Atlas F1   Taking the Lid Off F1

Formula One Technical Analysis

  by Will Gray, England

Atlas F1 presents a series of articles by certified engineer Will Gray, that investigates in greater depth all the technical areas involved in design, development, and construction of a Formula One car.

6A: Suspension Geometry

Connecting the wheels and tyres to the car is a simple concept, but doing it in a manner which obtains good performance is a different matter altogether. In traveling around the circuit, the car experiences bumps from the track surface, and weight transfers from braking, accelerating, and cornering, and the design of the suspension geometry (relative angles and lengths) determines how the vehicle reacts to these forces.

The first consideration in suspension design is the car's track (the width between the two front or the two rear wheels), and its wheelbase (the distance between front and rear wheels). A long wheelbase creates a car which is stable in a straight line, and has less load transfer between front and rear on braking and acceleration. With a shorter wheelbase, the car is more maneuverable, but less stable. A wide track will give reduced lateral load transfer (transfer from one side of the car to the other), and allow longer suspension links. Go narrow, and you get the opposite. Many teams lengthened their cars during the 1998 season when the rules stipulated a narrower track, and this proved to be a lengthy process - it's something you need to get right first time!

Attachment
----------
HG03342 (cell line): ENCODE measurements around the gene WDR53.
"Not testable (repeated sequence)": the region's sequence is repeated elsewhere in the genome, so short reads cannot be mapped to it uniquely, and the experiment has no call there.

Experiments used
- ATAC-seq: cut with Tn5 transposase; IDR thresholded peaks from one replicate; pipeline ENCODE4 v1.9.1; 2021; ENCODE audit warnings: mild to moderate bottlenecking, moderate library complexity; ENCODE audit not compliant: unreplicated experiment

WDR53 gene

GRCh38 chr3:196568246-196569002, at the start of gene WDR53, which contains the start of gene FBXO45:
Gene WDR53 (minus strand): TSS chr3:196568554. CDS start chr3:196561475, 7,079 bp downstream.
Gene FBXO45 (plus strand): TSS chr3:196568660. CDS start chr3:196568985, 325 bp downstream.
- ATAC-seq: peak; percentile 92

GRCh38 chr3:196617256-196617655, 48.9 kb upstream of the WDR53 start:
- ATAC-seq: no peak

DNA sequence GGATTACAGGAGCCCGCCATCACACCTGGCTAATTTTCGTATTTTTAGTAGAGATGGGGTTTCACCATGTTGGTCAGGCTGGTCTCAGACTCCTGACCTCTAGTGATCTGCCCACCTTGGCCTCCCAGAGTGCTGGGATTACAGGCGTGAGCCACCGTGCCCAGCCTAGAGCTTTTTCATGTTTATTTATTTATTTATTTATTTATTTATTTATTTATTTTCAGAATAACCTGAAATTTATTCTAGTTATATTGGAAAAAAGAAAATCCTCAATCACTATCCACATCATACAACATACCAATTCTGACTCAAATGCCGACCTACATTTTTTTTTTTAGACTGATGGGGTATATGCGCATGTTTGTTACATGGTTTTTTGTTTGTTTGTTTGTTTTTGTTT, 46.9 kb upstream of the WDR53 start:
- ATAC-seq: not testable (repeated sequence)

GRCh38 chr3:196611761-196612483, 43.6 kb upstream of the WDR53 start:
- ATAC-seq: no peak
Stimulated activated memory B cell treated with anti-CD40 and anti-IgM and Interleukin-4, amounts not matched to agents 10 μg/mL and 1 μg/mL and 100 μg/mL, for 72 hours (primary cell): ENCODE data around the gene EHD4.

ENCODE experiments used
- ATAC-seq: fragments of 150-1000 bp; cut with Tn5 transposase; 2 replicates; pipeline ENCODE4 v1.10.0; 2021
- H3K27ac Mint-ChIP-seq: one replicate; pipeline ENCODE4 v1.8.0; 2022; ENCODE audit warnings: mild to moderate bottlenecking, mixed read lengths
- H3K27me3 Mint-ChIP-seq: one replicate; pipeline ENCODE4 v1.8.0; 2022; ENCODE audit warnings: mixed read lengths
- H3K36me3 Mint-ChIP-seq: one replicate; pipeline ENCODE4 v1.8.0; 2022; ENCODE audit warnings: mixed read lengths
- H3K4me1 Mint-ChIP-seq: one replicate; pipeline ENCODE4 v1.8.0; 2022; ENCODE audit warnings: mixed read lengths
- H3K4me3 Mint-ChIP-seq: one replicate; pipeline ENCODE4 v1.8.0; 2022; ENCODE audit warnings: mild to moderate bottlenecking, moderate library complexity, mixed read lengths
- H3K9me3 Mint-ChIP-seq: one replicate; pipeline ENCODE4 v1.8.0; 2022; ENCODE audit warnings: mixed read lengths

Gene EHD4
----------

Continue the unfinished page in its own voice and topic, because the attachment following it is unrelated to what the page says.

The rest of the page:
Front suspension on the BAR HONDA 002 The modern Formula One car uses 'Double Wishbone' suspension, which has two (hence double!) v-shaped (hence wishbone!) suspension members (also called suspension links). They are situated one above the other, on each side of the car, and are clearly visible on the front suspension, but hidden by bodywork at the rear. This is a type of independent suspension, which means that the wheels on either side are not connected, and that if one wheel is upset by a bump, the upset will not be transferred to the other wheels. The loads are instead transferred independently to the chassis, which itself is designed to be stiff enough to take them without deforming. Taking one side of the car, each wishbone (upper and lower) attaches to the chassis at two attachment points (inboard), about which they are allowed to rotate up and down. The width between the two points on each wishbone determines the area of the chassis over which the wheel loads are transferred. At the wheel (outboard) there is a single attachment point for each wishbone (upper and lower) on the 'upright' - or 'hub'.